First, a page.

The next day at the office, Violet accidentally ads rat poison to Hart’s coffee instead of sugar. Just about to drink it, his chair collapses and he blacks out after hitting his head on the floor. After taken to the hospital, Violet sees her error and mistakenly thinks he was poisoned; at the hospital she and the others again mistakenly believe he had died, so they kidnap the corpse, which they later realize is not their boss. When they see Hart the next day, alive and well, they breathe a sigh of relief, but their chatter about the incident is recorded by Roz, Hart’s assistant, and he uses the info against them. Their only recourse: kidnapping, and they tie him up act his house, long enough so their leverage against him, embezzlement of equipment, can be readied for use. In the meantime, they run the office their way, offering more accommodating schedules, child care and equal pay. But Hart’s wife comes home early and releases him, permitting him some track coverage before he threatens to arrest the women. But Tinsworthy, the district manager, comes to visit. Impressed by Hart’s “improvements,” he reassigns the man to Brazil, and Judy, Violet and Doralee are free of their sworn enemy, and able to reap the rewards of their hard-earned improvements.

Seeing the film, again, after so many years, I have more admiration for it, particularly in the way it’s able to match its social relevance with strong entertainment value. It sounds a clarion for greater workplace equality, yes, but it does so with a firm awareness that it also needs to be funny. Many critics attacked the film for shifting gears halfway through, when the rat poison story started, and accusing the writer of abandoning his theme, but I don’t agree. After all, where you gonna go once you preach your point? Sure the rat poison story is broad farce, but it isn’t a tonal shift at all – it appropriately matches the tone from its first act. And abandoning theme? No, sir – it comes full circle with its message when the women remedy the oppressive ills of the office during Hart’s detainment (with the hilarious albeit stinging mandate by Tinsworthy that equal pay is “going too far”.) It’s important to have tract, but it needs to be made digestible for mainstream audiences.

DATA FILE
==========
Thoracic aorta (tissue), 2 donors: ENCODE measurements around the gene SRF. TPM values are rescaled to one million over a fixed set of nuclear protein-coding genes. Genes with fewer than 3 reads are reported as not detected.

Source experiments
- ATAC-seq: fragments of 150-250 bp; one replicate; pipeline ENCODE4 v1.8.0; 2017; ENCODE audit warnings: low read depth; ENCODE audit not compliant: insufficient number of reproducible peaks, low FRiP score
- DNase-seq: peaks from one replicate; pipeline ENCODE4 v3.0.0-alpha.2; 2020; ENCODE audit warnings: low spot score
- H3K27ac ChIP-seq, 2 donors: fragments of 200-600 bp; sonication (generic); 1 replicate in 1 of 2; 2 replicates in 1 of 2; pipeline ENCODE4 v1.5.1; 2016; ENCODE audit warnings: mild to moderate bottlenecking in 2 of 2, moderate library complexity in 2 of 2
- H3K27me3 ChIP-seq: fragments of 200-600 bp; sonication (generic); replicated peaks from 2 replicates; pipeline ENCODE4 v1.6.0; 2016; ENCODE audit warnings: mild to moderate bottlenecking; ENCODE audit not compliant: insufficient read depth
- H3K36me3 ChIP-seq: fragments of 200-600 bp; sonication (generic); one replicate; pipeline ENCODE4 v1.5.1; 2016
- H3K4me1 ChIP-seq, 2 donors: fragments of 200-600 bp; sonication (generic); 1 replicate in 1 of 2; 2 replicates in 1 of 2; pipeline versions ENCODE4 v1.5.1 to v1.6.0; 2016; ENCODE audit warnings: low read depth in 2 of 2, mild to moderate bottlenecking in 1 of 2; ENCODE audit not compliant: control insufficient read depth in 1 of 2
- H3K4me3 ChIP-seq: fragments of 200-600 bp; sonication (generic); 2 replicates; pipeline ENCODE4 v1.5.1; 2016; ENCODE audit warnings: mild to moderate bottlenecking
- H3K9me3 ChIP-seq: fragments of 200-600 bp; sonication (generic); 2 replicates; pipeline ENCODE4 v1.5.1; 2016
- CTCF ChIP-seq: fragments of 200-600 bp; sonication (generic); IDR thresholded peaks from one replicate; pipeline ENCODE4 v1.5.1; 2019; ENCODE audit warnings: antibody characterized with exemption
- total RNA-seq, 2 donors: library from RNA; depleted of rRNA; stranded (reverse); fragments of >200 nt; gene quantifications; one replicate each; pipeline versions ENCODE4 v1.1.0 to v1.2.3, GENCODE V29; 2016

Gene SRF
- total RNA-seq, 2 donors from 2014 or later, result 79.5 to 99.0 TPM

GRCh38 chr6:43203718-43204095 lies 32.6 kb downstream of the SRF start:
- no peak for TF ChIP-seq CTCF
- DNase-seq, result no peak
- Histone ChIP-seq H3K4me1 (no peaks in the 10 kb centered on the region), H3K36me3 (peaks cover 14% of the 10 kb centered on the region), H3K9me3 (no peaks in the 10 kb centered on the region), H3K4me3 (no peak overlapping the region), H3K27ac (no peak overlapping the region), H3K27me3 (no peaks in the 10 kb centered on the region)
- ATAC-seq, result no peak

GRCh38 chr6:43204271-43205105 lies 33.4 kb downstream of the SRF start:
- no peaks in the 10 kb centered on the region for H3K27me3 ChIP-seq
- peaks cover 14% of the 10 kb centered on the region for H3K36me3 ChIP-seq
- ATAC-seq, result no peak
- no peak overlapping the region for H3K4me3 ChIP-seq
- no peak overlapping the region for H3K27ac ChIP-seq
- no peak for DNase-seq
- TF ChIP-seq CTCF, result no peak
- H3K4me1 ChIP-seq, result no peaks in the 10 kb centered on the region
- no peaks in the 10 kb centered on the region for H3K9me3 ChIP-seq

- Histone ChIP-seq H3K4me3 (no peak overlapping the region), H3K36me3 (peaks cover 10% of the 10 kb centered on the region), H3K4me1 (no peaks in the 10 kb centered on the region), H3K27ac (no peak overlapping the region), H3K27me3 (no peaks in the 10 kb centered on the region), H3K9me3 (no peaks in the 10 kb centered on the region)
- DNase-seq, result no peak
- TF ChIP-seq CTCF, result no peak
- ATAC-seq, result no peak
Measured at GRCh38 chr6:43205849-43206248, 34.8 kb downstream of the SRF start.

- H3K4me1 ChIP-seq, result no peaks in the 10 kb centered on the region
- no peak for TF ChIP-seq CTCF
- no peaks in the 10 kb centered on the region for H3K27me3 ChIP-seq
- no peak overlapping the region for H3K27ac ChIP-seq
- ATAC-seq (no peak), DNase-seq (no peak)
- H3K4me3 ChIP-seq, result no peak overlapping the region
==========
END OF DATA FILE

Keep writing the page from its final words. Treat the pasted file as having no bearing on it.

But I also had another reaction when seeing it now: anger. Part of it was because I understan more of it now – as a child I didn’t get all the blatant chauvinism of the boss, or his oppressive, union-busting policies – I just thought the rat poison story was a real hoot, and couldn’t get enough of the sight of him tied up to that garage door opener. But now I’m all to aware of the adult-world themes it presents, and I’m no longer quite as mirthful about it. Another reason has to do with the times: as this was made nearly 4 years ago, why haven’t things changed more? Why are we still wrestling with the same issues Nine to Five considers, and why does the movie still seem progressive, even in this day and age?

I also admire the way the film gets very specific about the work the secretaries do, from dictating letters to ordering invoices to setting up appointments, etc, etc. Too many contemporary flicks about office jobs tend to present a very abstract setting, with no articulation about what, exactly, they’re all doing there. Though Nine to Five never says what the company actually does, its employees individual duties are finely detailed; that, after all, is part of what the film is really all about.